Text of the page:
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Vintage Jewelry – What Exactly is Bakelite?

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Bakelite is an early form of plastic invented by Leo Baekeland in 1907.  Bakelite was most popular during the 1930’s -1940’s. It had many uses, including electrical insulators, radio and telephone casings, kitchenware, pipe stems, and children’s toys, but the only one that I find interesting is its use in jewelry 🙂   There are many colors and many interesting designs that have been carved into the jewelry.  It is highly collectible now and pieces can be quite pricey.  Butterscotch and pea green are the most common and, generally, the least expensive colors.  Bakelite Jewelry Bangle Bracelets 1930s/1940s Vintage Jewelry @ www.retrowaste.com/bakelite

Bakelite is often confused with lucite, celluloid and “fakelite”. Lucite was cheap to produce, lightweight, and could be tinted any color and can also be molded and carved. Celluloid  tends to be thin, light, somewhat brittle, sensitive to heat (it often cracks/crazes), and early celluloid can be extremely flammable. Fakelite is newly made plastic pieces manufactured and passed off as vintage Bakelite and often at the high collector prices.

1920's Bakelite Bracelet.

 To be sure you have an authentic piece of Bakelite, follow the steps below to test it:

1. Testing by sound – 2 pieces of Bakelite knocked  together will make a heavy “clunk” sound.

2.Test by feel-Consider the weight of a piece of plastic, especially jewelry. Bakelite feels heavier, more dense when compared to other types of plastics.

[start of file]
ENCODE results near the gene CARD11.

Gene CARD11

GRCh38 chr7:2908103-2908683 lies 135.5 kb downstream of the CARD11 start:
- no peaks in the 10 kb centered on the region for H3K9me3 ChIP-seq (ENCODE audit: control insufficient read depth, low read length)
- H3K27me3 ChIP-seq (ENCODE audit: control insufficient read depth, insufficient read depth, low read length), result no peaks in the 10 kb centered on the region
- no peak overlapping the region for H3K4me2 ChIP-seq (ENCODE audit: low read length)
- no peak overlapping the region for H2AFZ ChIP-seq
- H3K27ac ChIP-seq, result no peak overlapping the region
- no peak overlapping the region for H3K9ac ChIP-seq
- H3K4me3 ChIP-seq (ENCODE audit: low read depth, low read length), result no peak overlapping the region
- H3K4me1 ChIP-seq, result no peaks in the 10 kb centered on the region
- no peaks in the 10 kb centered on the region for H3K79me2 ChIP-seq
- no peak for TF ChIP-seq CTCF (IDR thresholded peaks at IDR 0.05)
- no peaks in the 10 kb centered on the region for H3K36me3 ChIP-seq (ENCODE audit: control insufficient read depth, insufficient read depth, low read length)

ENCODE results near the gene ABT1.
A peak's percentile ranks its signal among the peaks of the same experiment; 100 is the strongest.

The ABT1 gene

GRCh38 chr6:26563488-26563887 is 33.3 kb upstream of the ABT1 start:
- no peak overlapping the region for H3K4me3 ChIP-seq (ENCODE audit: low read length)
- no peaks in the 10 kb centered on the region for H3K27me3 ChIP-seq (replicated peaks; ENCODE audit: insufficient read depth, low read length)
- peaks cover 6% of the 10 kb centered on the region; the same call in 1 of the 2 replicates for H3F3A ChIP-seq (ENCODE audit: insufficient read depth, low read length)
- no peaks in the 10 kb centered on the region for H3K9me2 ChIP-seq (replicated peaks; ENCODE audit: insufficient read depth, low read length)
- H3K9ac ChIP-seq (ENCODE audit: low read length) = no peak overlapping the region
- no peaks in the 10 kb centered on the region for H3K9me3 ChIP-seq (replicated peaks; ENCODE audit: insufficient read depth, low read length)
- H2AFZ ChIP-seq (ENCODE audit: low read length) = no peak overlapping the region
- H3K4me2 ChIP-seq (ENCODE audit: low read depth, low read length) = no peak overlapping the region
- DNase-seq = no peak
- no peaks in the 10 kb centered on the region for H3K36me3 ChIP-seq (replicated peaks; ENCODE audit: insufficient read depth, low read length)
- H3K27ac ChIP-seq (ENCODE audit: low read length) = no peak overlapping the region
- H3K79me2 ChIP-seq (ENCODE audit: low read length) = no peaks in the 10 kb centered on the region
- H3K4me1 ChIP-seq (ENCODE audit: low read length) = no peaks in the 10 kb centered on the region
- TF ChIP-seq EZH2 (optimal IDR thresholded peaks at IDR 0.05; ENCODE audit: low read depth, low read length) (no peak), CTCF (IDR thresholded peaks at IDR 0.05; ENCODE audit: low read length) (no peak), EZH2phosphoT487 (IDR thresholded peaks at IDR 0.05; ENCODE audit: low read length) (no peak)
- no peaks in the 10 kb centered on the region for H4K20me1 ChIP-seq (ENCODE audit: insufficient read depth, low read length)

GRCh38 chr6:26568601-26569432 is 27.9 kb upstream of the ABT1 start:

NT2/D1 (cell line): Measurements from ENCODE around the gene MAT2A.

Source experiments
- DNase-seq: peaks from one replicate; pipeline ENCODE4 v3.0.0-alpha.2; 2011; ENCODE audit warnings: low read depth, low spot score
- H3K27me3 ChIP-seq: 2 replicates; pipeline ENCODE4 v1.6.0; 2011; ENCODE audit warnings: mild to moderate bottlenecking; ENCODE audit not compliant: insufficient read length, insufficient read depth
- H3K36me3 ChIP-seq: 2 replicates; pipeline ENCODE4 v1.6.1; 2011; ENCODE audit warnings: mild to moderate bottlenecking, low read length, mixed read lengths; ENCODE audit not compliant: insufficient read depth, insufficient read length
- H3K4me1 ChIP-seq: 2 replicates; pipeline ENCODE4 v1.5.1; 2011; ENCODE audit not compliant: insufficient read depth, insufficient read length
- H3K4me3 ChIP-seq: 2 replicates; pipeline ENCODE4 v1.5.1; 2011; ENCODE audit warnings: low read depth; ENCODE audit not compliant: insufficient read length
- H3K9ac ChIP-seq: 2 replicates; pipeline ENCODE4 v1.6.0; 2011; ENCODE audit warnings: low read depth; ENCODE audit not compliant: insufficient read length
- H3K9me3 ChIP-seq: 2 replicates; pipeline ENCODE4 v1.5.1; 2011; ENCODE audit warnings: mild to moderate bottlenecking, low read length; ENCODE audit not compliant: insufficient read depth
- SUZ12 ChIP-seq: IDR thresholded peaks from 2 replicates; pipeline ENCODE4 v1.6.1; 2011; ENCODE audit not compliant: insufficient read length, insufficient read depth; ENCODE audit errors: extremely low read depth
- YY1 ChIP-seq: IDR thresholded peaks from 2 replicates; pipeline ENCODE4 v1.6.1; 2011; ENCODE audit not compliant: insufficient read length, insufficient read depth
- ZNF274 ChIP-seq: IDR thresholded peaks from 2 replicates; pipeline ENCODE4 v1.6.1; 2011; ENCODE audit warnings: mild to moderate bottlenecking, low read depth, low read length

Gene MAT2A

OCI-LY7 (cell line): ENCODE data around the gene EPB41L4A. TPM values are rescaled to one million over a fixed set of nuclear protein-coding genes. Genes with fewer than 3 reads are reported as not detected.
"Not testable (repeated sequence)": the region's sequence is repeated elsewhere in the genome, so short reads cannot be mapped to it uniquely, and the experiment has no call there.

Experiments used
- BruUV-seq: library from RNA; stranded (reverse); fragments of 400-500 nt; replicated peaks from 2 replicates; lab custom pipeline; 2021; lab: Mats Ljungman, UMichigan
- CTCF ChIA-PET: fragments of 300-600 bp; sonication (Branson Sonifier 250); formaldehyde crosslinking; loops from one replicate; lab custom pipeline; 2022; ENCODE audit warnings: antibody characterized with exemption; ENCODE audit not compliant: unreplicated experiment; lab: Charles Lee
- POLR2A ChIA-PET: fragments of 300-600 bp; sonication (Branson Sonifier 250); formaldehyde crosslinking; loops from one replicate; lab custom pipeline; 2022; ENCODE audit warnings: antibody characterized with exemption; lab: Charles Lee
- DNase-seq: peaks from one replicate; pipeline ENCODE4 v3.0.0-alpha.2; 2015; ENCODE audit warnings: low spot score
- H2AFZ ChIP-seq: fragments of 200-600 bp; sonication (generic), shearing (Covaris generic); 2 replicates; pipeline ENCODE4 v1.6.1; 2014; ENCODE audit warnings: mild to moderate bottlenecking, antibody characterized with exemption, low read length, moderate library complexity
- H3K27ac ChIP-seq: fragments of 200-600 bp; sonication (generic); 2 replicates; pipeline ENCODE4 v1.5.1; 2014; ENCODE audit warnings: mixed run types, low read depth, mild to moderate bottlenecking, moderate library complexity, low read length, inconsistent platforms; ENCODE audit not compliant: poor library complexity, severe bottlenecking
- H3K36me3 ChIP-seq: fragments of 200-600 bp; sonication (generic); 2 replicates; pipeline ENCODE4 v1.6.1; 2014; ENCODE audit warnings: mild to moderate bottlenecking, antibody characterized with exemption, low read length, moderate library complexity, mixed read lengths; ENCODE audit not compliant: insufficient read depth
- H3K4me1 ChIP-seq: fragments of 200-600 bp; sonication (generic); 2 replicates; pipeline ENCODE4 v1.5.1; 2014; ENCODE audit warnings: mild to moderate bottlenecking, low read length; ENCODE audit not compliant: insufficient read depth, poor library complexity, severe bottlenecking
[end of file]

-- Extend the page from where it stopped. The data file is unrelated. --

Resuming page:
3.Test by smell-Rub the item in question vigorously with your thumb until you feel the plastic heat up. Then, before it cools, take a whiff. A distinct chemical odor similar to formaldehyde will linger with most genuine Bakelite.

4. Test by sight -Inspect the piece- look for tiny chips or scratches.  An old piece of Bakelite will not be free of some minor scratches even if its in excellent condition by a collector’s standards.

5. Test by sight #2 -Use Simichrome Polish or Formula 409 cleaner to test for authenticity.  Use a small amount on a damp cloth or cotton swab.  Apply to the backside/underside of the piece.  If it’s Bakelite, the swab will turn yellow. If a piece is laquered, it may test negative.  Black Bakelite pieces often fail this test too.

 

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My one and only prized piece of Bakelite (which I am still not 100% sure is Bakelite- lol)

 

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